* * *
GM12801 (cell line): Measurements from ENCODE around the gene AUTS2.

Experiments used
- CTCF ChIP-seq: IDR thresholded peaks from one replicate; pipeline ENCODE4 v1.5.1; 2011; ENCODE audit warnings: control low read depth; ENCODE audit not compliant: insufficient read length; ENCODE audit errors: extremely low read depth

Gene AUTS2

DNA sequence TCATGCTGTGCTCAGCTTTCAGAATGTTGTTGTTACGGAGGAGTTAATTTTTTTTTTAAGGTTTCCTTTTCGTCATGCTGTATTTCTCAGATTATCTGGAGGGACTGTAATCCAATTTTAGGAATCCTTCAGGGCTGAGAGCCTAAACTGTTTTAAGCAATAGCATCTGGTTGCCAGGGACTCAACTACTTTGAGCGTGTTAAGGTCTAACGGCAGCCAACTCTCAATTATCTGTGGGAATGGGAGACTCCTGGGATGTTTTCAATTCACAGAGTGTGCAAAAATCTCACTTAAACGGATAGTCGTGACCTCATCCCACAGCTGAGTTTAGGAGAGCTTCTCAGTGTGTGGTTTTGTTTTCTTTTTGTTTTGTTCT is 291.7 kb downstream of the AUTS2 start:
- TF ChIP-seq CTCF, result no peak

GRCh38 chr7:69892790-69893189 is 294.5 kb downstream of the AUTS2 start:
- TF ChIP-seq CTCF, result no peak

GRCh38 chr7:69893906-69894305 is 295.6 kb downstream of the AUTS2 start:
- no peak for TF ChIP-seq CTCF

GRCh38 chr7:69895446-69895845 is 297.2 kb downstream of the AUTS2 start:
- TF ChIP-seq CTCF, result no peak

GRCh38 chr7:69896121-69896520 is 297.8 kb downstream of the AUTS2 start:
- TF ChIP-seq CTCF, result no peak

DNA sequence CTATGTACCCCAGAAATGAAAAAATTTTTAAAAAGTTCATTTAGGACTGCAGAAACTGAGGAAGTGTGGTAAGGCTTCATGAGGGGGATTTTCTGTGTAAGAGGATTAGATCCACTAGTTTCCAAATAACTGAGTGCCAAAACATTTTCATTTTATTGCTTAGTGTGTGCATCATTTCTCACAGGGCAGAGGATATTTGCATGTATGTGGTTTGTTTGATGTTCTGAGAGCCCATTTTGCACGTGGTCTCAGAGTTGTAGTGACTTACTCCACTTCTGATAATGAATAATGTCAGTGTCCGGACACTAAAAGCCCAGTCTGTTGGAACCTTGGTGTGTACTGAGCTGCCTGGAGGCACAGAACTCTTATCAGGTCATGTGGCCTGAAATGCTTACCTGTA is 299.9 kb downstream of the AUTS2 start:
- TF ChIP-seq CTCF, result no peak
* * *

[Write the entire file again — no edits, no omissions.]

GM12801 (cell line): Measurements from ENCODE around the gene AUTS2.

Experiments used
- CTCF ChIP-seq: IDR thresholded peaks from one replicate; pipeline ENCODE4 v1.5.1; 2011; ENCODE audit warnings: control low read depth; ENCODE audit not compliant: insufficient read length; ENCODE audit errors: extremely low read depth

Gene AUTS2

DNA sequence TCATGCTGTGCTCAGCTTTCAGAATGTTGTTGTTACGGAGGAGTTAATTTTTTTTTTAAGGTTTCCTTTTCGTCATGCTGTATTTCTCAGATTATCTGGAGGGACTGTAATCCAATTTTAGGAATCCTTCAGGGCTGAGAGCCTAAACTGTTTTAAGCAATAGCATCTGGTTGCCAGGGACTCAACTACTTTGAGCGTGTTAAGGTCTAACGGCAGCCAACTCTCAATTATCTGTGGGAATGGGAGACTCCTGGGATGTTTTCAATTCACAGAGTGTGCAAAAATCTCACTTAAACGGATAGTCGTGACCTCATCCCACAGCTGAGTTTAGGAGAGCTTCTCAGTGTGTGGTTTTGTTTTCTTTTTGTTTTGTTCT is 291.7 kb downstream of the AUTS2 start:
- TF ChIP-seq CTCF, result no peak

GRCh38 chr7:69892790-69893189 is 294.5 kb downstream of the AUTS2 start:
- TF ChIP-seq CTCF, result no peak

GRCh38 chr7:69893906-69894305 is 295.6 kb downstream of the AUTS2 start:
- no peak for TF ChIP-seq CTCF

GRCh38 chr7:69895446-69895845 is 297.2 kb downstream of the AUTS2 start:
- TF ChIP-seq CTCF, result no peak

GRCh38 chr7:69896121-69896520 is 297.8 kb downstream of the AUTS2 start:
- TF ChIP-seq CTCF, result no peak

DNA sequence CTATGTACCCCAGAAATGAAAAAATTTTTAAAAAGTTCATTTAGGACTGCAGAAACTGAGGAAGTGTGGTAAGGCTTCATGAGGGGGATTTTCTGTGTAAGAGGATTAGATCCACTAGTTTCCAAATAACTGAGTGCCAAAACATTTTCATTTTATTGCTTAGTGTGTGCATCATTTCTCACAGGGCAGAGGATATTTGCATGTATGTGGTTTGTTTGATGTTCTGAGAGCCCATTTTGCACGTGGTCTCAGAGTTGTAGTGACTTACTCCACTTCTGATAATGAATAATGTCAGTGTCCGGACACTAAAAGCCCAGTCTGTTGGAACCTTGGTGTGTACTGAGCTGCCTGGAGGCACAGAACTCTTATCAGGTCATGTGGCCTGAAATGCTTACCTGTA is 299.9 kb downstream of the AUTS2 start:
- TF ChIP-seq CTCF, result no peak